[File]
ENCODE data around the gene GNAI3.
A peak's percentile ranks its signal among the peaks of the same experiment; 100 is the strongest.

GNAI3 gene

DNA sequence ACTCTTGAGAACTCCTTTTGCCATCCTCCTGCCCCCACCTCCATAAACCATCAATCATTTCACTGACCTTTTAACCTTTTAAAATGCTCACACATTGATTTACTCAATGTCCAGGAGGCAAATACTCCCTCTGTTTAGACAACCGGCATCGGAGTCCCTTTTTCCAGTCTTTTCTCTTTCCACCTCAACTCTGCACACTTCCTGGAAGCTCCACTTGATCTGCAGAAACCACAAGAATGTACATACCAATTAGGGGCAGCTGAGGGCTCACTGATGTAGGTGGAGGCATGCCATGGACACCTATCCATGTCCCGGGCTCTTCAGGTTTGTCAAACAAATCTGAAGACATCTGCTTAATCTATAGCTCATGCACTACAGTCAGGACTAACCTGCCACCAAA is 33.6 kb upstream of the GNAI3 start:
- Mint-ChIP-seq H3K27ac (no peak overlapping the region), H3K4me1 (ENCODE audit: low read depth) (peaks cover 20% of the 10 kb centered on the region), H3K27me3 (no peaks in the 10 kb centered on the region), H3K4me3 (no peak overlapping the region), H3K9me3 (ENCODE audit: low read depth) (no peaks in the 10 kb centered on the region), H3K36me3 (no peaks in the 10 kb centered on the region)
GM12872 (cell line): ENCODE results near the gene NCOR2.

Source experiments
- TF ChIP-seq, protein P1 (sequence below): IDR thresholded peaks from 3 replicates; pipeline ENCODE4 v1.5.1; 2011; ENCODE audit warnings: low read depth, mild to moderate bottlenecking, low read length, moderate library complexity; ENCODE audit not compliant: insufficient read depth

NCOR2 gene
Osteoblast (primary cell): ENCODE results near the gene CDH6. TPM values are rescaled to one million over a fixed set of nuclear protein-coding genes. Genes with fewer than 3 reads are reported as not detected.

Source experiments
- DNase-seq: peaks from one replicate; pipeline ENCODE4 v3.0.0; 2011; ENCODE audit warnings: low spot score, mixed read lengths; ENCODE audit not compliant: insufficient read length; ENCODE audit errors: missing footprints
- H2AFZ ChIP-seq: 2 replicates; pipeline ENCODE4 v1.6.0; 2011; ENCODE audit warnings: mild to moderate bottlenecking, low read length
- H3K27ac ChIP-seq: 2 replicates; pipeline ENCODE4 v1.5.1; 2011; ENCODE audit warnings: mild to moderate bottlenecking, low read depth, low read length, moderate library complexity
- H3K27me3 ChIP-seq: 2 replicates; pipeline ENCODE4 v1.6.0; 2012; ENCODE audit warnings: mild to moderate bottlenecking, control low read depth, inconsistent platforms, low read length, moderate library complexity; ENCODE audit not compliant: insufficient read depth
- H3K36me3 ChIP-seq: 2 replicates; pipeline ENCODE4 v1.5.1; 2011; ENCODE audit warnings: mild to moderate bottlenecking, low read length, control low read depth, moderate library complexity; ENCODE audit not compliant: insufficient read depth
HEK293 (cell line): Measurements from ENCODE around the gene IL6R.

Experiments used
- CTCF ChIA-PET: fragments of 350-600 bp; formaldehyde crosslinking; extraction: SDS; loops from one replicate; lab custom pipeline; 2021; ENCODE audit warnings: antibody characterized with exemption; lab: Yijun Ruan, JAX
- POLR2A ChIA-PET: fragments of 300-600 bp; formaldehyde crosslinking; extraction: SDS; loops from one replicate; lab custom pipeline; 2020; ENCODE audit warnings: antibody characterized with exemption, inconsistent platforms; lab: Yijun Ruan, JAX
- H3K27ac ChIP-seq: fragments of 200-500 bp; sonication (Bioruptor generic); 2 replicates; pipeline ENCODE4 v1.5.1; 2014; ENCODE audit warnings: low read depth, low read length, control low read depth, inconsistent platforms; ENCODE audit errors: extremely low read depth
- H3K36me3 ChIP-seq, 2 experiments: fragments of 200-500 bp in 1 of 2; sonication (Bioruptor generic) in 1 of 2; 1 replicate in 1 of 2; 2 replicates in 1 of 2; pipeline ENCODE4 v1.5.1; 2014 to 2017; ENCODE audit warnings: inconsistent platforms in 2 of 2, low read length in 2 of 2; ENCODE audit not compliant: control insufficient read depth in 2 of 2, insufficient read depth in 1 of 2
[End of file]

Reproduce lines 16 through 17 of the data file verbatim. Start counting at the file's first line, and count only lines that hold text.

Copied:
- H3K36me3 ChIP-seq: 2 replicates; pipeline ENCODE4 v1.5.1; 2011; ENCODE audit warnings: mild to moderate bottlenecking, low read length, control low read depth, moderate library complexity; ENCODE audit not compliant: insufficient read depth
HEK293 (cell line): Measurements from ENCODE around the gene IL6R.